How Life Insurance Sales Defied Expectations

Over the past few decades, the US life insurance industry has been known for its slow growth compared to other financial sectors such as banking and investments. But now the signs are finally pointing up. According to LIMRA:

  • Life insurance sales grew about 3% in 2020, a rate higher than any annual growth rate in the past 10 years.
  • US life insurance annualized new premiums rose 18% in the third quarter of 2021. This is the third consecutive quarter of double-digit growth and the highest growth rate since the third quarter of 2007 .

Additionally, 36% of consumers said they plan to buy life insurance in 2021. And the number of policies sold in the third quarter of 2021 was 5% higher than in the first three quarters of 2020, a noted LIMRA.

How did this happen when many in the industry expected life insurance sales to plummet after the pandemic hit in early 2020?

Expectations were extinguished

The pandemic past is a prologue. The shutdowns and slowdowns in business activity were initially expected to crater the life insurance industry. Vendors could not go out to sell. Service provider health professionals (who are important participants in the application process) were not as readily available to perform life insurance screenings.

My own initial expectation, like those of others, was that people who feared losing their jobs would turn their attention to short-term concerns. As a result, they would turn away from the long-term financial horizon where most people see life insurance protection.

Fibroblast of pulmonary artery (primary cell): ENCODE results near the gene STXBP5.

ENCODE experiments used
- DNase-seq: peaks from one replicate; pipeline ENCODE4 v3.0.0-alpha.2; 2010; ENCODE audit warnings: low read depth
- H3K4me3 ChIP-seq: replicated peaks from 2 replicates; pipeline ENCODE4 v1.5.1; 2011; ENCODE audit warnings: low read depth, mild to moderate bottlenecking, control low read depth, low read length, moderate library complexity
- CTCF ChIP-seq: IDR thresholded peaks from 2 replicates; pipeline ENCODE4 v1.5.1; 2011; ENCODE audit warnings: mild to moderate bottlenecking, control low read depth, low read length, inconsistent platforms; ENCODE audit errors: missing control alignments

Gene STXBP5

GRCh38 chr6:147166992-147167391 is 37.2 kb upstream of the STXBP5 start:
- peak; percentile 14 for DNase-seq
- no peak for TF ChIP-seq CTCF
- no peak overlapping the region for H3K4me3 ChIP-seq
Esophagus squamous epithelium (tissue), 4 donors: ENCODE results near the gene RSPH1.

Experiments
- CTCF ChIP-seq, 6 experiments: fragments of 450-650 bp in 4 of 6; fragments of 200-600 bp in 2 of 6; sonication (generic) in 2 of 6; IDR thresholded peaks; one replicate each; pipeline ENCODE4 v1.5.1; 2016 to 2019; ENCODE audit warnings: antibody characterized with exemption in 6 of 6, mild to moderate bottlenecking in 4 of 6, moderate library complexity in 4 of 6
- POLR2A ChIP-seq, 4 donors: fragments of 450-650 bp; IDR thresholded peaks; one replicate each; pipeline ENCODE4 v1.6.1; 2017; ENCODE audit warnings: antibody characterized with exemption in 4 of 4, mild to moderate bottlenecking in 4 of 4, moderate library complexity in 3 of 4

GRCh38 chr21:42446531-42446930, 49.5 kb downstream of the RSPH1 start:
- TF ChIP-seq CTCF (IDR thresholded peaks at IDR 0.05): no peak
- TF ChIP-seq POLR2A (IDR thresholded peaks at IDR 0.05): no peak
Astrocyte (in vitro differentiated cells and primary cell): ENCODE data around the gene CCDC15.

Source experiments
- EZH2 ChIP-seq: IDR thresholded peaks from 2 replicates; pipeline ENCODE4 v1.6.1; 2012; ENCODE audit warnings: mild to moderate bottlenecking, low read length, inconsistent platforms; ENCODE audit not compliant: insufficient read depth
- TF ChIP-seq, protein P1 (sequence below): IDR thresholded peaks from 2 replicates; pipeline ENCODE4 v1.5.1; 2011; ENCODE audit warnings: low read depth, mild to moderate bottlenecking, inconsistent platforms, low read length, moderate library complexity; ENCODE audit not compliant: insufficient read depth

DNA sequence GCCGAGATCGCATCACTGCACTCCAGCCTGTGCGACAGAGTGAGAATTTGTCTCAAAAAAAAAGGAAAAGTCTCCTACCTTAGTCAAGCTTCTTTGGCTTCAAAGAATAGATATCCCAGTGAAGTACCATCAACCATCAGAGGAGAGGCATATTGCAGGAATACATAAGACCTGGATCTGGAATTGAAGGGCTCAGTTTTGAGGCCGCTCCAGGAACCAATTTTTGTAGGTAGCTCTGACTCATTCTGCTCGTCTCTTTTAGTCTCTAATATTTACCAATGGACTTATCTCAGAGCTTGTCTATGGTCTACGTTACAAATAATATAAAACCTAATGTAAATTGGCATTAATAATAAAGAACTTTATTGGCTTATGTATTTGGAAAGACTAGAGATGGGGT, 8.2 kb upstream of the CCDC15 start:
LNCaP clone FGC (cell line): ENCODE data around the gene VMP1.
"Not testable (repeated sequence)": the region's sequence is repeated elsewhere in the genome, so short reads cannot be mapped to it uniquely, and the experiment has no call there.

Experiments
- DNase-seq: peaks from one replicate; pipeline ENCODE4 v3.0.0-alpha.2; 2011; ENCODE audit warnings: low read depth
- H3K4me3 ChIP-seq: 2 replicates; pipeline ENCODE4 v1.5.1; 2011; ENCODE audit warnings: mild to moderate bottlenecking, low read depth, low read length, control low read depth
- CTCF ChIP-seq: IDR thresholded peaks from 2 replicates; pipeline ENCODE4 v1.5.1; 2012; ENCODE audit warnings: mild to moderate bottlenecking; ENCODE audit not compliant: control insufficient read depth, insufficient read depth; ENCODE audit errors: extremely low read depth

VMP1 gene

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What really happened?

Consumers have gained heightened awareness of death during the pandemic. An industry term is “mortality awareness”. The 2020 mortality statistics published by the Centers for Disease Control are a sober illustration of this:

  • The life expectancy of the American population fell in 2020 by 1.8 years compared to 2019 to 77.0 years.
  • The overall mortality rate increased by 16.8% from 2019 to 2020.
  • COVID-19, newly added as a cause of death in 2020, has become the third leading cause of death after heart disease and cancer.
  • COVID-19 was the cause of 350,831 deaths in the United States in 2020, which accounted for 4% of the total number of deaths in the United States that year.

Seeing and hearing of so many people who died before their time created a sense of urgency among consumers to purchase life insurance to financially protect their loved ones.

In short, the pandemic may have made some people realize that they are underinsured. At the start of the pandemic, consumers did not realize the importance of their need for insurance. The pandemic has been a revelation in this regard.

At the same time, consumers – especially the digital generations who grew up on cellphones and Amazon and are now college graduates and starting families – didn’t like the practice of bringing strangers into their homes. during the pandemic to perform medical examinations. Instead, they demanded a better, more streamlined life insurance sales process.

Consumers have done the life insurance industry a service.

Meet consumer demand

Life insurers have been forced to pivot. They were to make it easier, safer and less intrusive for consumers to buy life insurance in 2020 and 2021.

Insurers have changed the way they underwrite, proceeding with all available resources. Likewise, reinsurers have changed and, in fact, driven changes to modified life insurance business processes.